There’s always investment money out there ready to snatch up bargains. That may be the one thing owners, managers, and brokers in the office sector can count on during these tremulous times.
At the start of 2020, office buildings looked primed for another solid year; 2020 was expected to mark 12 consecutive years of improvement since the last recession. The vacancy rates had been steadily falling, from 16.5% in 2009 to 12% right before the pandemic. What derailed that streak—unprecedented job losses, the biggest stimulus package ever by several multiples, and the shift to remote work and videoconferencing—will impact the office space for years to come.
Even with many states advancing into the next phase of the reopening, office buildings across the country are standing empty. Many office workers are reluctant to reenter the workplace. More and more companies are announcing work-from-home flexibility until the end of the year or even into 2021.
Unlike the retail sector, where many small businesses in downtown locations or big box department stores at closed shopping malls are going under and hence not paying rents, office rents are still being paid for the most part, even if the spaces aren’t being utilized. Going by stock prices, some companies, such as the big tech and biomedical industries, are actually booming and expanding in the midst of the pandemic. Office space expansion, however, is not happening even among these companies.
Why Price Drops Must Be Meaningful
Nationwide, as of the end of June, there were 2.07 million fewer jobs in sectors comprising financial activities and professional business services, industries that heavily use office spaces. That’s an 8% reduction in office jobs and a commensurate 8% reduction in office space needs. Such a change would correspond to an office vacancy rate rising by around 400 basis points to 16%, essentially back to the last recession levels, in a very short period. Even if the economy were to rapidly grow and reach back up to peak employment, say over the next 24 months, which is in the realm of reasonable possibility, the demand for office space is unlikely to rise in any meaningful way. Aside from the remote work expansion, plentiful fresh supply of space was already hitting the market early in the year and will continue to do so as office construction cannot be stopped in mid-stage. The new office construction spending was running at a $72 billion annualized rate in the months before the pandemic, which is well above the $45 billion average over the past 20 years.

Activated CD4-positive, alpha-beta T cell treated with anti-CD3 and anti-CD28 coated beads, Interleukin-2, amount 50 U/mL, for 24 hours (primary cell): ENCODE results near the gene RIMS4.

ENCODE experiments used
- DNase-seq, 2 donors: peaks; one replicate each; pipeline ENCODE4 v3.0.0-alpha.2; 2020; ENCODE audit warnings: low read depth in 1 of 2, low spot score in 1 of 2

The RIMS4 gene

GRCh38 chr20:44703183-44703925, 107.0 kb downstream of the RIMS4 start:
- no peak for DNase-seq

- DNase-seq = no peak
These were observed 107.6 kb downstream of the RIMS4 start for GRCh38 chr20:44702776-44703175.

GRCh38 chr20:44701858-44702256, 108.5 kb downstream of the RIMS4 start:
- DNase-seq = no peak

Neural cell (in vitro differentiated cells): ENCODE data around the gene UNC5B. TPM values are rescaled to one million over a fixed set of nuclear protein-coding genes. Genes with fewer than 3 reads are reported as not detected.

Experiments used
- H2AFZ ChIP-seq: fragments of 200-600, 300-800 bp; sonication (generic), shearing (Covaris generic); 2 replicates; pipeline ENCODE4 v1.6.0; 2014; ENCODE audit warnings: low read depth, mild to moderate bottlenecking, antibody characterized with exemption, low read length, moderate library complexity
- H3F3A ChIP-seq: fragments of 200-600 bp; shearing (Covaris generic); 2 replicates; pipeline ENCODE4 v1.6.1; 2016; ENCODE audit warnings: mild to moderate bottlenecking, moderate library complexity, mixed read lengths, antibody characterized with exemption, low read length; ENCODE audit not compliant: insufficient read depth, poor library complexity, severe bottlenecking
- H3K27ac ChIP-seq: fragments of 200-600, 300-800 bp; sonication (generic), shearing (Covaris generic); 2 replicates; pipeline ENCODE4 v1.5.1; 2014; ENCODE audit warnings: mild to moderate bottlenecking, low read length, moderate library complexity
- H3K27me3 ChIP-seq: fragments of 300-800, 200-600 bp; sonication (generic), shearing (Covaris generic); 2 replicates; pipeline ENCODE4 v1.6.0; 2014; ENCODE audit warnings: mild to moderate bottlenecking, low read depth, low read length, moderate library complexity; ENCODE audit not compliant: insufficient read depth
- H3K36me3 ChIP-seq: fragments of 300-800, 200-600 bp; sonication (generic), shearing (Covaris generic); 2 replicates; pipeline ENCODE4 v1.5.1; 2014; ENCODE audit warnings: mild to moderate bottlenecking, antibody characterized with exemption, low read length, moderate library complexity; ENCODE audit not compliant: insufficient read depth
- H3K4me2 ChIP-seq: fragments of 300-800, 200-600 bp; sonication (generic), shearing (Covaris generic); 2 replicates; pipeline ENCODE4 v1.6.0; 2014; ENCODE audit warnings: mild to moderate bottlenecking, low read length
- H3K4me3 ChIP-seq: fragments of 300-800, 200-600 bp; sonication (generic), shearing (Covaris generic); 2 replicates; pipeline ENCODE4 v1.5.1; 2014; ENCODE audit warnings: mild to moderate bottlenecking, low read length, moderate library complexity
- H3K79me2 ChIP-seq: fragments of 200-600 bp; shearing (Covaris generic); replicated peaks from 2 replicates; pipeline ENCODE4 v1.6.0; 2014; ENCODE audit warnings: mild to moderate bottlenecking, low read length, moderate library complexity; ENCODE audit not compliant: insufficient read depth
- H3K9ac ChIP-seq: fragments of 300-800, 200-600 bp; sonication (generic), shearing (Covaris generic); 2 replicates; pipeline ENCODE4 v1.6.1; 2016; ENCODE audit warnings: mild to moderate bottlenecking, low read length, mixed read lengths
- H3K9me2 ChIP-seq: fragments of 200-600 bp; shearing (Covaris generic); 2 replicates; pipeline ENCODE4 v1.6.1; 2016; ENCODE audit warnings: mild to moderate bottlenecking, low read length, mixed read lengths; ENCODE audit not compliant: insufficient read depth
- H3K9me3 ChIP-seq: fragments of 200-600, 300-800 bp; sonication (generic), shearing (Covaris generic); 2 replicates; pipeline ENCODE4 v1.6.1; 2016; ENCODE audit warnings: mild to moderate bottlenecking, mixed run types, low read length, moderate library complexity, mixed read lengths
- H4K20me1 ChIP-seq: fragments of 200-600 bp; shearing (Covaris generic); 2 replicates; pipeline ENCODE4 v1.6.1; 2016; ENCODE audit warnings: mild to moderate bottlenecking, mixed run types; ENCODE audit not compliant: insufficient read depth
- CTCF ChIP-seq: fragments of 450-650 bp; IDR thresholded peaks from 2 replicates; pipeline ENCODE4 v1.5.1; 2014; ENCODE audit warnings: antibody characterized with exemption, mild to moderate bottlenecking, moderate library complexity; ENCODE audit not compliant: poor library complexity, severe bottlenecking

Not only has leasing all but stopped, but the buying and selling of commercial buildings is also not happening during the pandemic. Large expensive property transactions (those involving buildings priced above $2.5 million) were down a whopping 68% in the second quarter of this year compared to a year ago. The sales decline was less sharp for more affordable buildings, partly reflecting frozen conditions in major downtowns and increased interest in suburbs and smaller towns.
To get deals done, owners might consider quickly lowering the price in anticipation of higher vacancy rates and lower rents. At least 15% off the peak price may be appropriate. This change, after all, is not so painful considering office property prices have essentially doubled over the past decade. Some may hope that the super low interest rates, which should be with us for the next couple of years at least, will more than offset falling office rent revenue. But the reality of remote work will force cap rates to rise and prices will fall. Rents will be pressured to decline by 10% in 2020 in order to draw new tenants.
The Limits of Videoconferencing
One wild card going well into the future is how much of the current remote work will become permanent. Before the pandemic, only 5% of the work force principally worked from home. The new reality could be as high as 20%. Research on worker productivity consistently has shown no loss of productivity from remote work involving repetitive or similar tasks.
But how well will companies innovate without face-to-face collaboration? New ideas translate into new products and services. Yet, collaborating via videoconferencing is clunky at best. In group interactions, it’s less clear when to interject your thoughts in that critical half-second pause—or how to quickly advance the conversation using body language to disagree or concur with other participants during the discussion. Video doesn’t allow for the water cooler conversations that lead to new thoughts not even considered before arriving to the office in the morning. These types of communication are the stuff of business dynamism for future growth.
If companies determine that having employees in the office is the key to growth and survival, then we can expect office demand to rise commensurately with broader employment growth. Otherwise, approach transactions with the expectation of a sluggish recovery ahead.